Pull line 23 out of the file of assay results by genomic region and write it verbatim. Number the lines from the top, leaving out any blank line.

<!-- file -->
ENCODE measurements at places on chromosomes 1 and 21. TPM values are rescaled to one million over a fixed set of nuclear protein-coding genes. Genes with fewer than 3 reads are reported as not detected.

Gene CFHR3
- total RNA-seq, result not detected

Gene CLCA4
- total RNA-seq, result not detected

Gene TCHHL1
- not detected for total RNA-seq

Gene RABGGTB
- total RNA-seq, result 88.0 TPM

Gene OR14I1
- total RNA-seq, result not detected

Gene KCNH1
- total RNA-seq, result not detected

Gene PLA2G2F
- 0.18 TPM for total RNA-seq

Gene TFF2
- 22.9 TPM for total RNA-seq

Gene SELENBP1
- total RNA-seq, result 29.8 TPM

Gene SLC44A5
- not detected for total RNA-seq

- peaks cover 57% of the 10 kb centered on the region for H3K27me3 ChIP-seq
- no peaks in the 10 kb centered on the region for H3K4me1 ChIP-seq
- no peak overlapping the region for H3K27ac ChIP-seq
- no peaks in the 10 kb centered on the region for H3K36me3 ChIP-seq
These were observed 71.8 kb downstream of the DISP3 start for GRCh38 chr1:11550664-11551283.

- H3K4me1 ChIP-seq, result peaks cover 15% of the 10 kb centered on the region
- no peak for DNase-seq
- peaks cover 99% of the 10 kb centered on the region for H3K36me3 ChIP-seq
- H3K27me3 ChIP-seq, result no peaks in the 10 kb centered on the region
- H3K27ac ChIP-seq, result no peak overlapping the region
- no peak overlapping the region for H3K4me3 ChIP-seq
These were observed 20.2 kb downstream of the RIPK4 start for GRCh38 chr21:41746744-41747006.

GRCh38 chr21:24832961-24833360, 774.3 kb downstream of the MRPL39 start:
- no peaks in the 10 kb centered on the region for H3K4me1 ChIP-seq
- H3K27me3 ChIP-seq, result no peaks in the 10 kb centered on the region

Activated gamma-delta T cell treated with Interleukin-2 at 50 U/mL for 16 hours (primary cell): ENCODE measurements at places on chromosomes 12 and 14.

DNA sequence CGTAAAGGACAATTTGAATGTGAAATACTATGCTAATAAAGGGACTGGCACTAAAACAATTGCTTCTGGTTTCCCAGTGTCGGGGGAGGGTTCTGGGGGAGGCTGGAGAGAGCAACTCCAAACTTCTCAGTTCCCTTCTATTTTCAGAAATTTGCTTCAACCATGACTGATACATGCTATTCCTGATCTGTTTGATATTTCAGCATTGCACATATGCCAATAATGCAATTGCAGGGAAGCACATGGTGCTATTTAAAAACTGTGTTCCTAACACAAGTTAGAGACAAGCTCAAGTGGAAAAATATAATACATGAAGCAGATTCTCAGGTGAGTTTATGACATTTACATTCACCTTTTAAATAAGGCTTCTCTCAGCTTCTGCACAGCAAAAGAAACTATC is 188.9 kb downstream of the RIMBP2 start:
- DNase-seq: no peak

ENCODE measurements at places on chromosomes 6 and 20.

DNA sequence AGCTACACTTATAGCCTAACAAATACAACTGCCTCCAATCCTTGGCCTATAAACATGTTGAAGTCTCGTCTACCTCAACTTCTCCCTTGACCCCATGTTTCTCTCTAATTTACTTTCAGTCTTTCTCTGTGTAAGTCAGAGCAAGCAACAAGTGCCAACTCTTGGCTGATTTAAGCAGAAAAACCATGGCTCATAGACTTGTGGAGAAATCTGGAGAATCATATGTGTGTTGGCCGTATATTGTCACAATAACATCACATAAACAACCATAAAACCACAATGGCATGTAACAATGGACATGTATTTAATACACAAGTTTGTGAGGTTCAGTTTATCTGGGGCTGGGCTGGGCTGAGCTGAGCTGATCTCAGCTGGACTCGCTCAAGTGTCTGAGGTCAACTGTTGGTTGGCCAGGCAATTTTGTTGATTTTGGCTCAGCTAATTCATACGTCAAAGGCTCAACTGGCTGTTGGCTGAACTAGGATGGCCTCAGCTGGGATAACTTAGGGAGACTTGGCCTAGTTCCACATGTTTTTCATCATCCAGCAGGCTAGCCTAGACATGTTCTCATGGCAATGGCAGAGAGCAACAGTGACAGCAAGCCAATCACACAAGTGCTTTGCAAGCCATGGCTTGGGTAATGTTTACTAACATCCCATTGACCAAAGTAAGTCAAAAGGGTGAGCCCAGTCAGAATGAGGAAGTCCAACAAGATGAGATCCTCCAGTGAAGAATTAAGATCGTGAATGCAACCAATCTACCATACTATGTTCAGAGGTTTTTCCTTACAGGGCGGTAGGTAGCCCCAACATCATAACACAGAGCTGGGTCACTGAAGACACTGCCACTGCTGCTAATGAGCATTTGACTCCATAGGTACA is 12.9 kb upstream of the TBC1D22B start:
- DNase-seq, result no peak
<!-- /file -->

- no peaks in the 10 kb centered on the region for H3K4me1 ChIP-seq